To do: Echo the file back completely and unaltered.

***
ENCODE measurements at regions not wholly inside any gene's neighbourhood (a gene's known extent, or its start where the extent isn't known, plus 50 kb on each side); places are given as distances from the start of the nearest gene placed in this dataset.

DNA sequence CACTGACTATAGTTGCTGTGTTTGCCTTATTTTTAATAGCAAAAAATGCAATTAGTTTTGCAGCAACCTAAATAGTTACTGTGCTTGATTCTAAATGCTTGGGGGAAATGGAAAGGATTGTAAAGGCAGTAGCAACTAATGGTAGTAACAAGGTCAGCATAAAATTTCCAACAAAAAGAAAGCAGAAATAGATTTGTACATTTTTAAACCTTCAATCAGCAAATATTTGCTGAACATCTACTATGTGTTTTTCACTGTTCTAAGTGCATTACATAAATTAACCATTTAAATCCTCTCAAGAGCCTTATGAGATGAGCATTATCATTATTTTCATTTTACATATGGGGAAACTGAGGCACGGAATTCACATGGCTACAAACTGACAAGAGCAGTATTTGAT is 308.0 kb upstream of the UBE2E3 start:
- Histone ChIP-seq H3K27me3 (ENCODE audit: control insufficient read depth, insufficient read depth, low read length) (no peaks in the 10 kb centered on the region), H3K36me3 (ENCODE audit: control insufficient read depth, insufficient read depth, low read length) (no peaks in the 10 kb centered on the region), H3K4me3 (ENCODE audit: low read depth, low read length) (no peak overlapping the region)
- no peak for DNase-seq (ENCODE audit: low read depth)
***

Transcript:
ENCODE measurements at regions not wholly inside any gene's neighbourhood (a gene's known extent, or its start where the extent isn't known, plus 50 kb on each side); places are given as distances from the start of the nearest gene placed in this dataset.

DNA sequence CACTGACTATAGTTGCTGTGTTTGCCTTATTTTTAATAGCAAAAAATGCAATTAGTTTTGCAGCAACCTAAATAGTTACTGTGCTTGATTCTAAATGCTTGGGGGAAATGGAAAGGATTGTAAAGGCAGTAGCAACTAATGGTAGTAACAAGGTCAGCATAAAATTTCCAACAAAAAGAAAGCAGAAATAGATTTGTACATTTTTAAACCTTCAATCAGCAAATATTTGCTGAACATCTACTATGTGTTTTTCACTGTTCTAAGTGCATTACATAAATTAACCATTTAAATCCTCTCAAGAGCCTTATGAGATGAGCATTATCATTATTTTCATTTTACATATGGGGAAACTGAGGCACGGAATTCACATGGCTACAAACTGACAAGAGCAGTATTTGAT is 308.0 kb upstream of the UBE2E3 start:
- Histone ChIP-seq H3K27me3 (ENCODE audit: control insufficient read depth, insufficient read depth, low read length) (no peaks in the 10 kb centered on the region), H3K36me3 (ENCODE audit: control insufficient read depth, insufficient read depth, low read length) (no peaks in the 10 kb centered on the region), H3K4me3 (ENCODE audit: low read depth, low read length) (no peak overlapping the region)
- no peak for DNase-seq (ENCODE audit: low read depth)